Voting Libertarian is not a Privilege

For many in the Libertarian Party and small “l” libertarians in the liberty movement at large, seeing Justin Amash jump into the LP Presidential race less than 72 hours ago was a welcome and long anticipated move. I predicted it about a year ago, others made the same predictions when he left the GOP in July of 2019, but it seemed like the day would never get here. Finally, it did get here.

Social media discourse changed in mere minutes from, “no one even knows who your Presidential candidates are” to “ don’t run, this election is too important!”, but Libertarians expect that. Every election cycle the cries of “this isn’t your time!” or, “you’re going to hand the election to [insert any major candidate here]”, permeate the conversation around any front runner. It has even been suggested that voting Libertarian is a privileged position to take in American politics. Could that be true?

Currently, the Libertarian Party has ballot access in 36 states, more than ever going into a general election year, all made possible by Gary Johnson in 2016. Remember 2016, before the pandemic? At the time the discourse was the exact same, “you’ll hand the election to Clinton!” were the cries of detractors. Personally, I am shocked by the news that my favored Libertarian candidate simultaneously cannot win any elections but has the power to control the outcome of said elections. They must be Schrodinger’s candidate. 

Libertarians are accused of standing on principle while the world burns down around them because we refuse to vote for the lesser of two evils. More people will be hurt by one candidate’s policies more than another so we should vote for that one and not doing so means we must not be in a vulnerable position to be affected by [bad candidate]’s policy. This simply is not true. Libertarians are not magically immune to bad policy decisions that affect our access to or cost of healthcare, income taxes, or the legalization of cannabis. 

It is estimated to cost at least 1 million dollars to get ballot access in some of the states where a Libertarian is not automatically on the ballot for President. Ballot access only comes from sweat equity and libertarians have given a lot of that. Libertarians are chronically underrepresented on the ballot and our voters are suppressed by policies like straight ticket voting. This hardly sounds like privilege.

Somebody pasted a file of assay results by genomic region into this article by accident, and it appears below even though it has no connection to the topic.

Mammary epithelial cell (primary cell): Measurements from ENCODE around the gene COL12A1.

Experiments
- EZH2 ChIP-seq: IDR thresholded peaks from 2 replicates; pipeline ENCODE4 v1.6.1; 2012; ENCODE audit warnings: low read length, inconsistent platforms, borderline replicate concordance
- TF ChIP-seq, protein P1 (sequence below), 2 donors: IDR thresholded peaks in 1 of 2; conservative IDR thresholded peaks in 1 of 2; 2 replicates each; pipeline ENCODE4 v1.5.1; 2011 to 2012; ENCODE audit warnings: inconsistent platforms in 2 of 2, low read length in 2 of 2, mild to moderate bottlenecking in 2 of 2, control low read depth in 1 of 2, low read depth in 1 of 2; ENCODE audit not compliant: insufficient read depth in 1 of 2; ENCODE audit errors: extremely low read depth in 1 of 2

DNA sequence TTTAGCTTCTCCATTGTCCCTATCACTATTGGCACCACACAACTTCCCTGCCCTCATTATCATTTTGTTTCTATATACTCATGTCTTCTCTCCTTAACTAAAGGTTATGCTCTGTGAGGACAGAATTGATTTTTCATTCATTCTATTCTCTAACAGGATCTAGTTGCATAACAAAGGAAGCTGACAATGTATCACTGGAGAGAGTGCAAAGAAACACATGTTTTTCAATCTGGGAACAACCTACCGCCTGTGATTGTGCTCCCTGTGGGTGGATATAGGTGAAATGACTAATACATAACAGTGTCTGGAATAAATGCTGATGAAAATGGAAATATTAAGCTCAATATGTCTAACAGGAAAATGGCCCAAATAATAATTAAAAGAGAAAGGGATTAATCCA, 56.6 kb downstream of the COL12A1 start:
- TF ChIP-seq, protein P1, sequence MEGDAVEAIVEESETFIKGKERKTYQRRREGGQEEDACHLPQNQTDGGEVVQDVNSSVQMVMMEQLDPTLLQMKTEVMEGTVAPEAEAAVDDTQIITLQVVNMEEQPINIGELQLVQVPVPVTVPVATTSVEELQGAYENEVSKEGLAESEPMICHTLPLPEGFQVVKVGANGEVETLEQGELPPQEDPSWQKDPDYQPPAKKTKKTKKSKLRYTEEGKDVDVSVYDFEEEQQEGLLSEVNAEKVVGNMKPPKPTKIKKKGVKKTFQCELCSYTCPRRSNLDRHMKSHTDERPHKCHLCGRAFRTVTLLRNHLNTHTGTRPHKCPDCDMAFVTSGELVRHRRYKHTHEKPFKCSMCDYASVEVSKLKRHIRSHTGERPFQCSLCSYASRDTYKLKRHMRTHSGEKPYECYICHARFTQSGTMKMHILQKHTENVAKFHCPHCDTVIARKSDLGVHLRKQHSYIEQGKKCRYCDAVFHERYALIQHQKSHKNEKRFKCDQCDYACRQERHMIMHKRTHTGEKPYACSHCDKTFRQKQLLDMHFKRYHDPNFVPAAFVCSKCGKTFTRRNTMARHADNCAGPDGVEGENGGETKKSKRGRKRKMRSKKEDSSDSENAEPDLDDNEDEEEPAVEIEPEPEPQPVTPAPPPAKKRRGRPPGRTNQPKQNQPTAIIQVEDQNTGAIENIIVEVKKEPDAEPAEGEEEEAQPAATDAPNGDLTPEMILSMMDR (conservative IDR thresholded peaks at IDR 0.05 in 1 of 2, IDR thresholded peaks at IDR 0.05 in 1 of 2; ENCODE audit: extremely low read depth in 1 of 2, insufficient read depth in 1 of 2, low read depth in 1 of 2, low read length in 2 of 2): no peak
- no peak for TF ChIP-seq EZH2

Privilege is walking to your local election commission and filing paperwork to run for Senator with 25 signatures. It is knowing that you will be on the ballot when you walk out of that office and never facing the prospect of years of litigation or massive expense just to have your party designation after your name or the stress of knowing that a bureaucrat could miscount and cost you the opportunity for years. Privilege is knowing that a candidate that matches most of your ideals will always be on your ballot and that you will never have to ask for donations to pay for a convention because your primary is paid for by taxpayers. Privilege is taking for granted all of that and never having to put in any effort to “earn your place” on the ballot.

Voting for a worthy candidate is a duty 3rd party voters take seriously and why we are not eager to waste our votes on candidates we know have massive flaws and do not represent our principles. The only wasted vote is for a candidate you don’t feel comfortable voting for and is owed to no one who hasn’t earned it. It is not privilege to vote for a Libertarian Presidential candidate, it is a hard won choice.

1 reply »

Leave a Reply

Fill in your details below or click an icon to log in: Logo

You are commenting using your account. Log Out /  Change )

Twitter picture

You are commenting using your Twitter account. Log Out /  Change )

Facebook photo

You are commenting using your Facebook account. Log Out /  Change )

Connecting to %s